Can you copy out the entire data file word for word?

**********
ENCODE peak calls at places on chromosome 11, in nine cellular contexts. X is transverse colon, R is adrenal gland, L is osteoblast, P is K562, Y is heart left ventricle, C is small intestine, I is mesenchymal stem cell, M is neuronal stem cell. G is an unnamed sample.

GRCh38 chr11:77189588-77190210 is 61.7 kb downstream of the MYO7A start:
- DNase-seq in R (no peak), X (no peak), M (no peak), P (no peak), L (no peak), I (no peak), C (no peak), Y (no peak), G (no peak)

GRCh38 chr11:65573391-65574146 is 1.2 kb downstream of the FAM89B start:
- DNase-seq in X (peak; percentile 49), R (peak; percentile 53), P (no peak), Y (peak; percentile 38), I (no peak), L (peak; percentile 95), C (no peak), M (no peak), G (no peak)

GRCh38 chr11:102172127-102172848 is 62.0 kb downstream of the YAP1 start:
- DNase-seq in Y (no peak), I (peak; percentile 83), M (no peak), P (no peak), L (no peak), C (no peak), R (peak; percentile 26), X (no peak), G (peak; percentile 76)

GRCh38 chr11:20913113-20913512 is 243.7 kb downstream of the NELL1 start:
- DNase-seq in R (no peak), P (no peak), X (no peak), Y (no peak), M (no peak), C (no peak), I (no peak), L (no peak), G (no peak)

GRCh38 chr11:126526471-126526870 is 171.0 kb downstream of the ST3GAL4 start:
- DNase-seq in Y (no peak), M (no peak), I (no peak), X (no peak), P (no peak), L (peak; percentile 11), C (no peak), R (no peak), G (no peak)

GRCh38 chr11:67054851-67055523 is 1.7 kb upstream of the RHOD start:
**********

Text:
ENCODE peak calls at places on chromosome 11, in nine cellular contexts. X is transverse colon, R is adrenal gland, L is osteoblast, P is K562, Y is heart left ventricle, C is small intestine, I is mesenchymal stem cell, M is neuronal stem cell. G is an unnamed sample.

GRCh38 chr11:77189588-77190210 is 61.7 kb downstream of the MYO7A start:
- DNase-seq in R (no peak), X (no peak), M (no peak), P (no peak), L (no peak), I (no peak), C (no peak), Y (no peak), G (no peak)

GRCh38 chr11:65573391-65574146 is 1.2 kb downstream of the FAM89B start:
- DNase-seq in X (peak; percentile 49), R (peak; percentile 53), P (no peak), Y (peak; percentile 38), I (no peak), L (peak; percentile 95), C (no peak), M (no peak), G (no peak)

GRCh38 chr11:102172127-102172848 is 62.0 kb downstream of the YAP1 start:
- DNase-seq in Y (no peak), I (peak; percentile 83), M (no peak), P (no peak), L (no peak), C (no peak), R (peak; percentile 26), X (no peak), G (peak; percentile 76)

GRCh38 chr11:20913113-20913512 is 243.7 kb downstream of the NELL1 start:
- DNase-seq in R (no peak), P (no peak), X (no peak), Y (no peak), M (no peak), C (no peak), I (no peak), L (no peak), G (no peak)

GRCh38 chr11:126526471-126526870 is 171.0 kb downstream of the ST3GAL4 start:
- DNase-seq in Y (no peak), M (no peak), I (no peak), X (no peak), P (no peak), L (peak; percentile 11), C (no peak), R (no peak), G (no peak)

GRCh38 chr11:67054851-67055523 is 1.7 kb upstream of the RHOD start: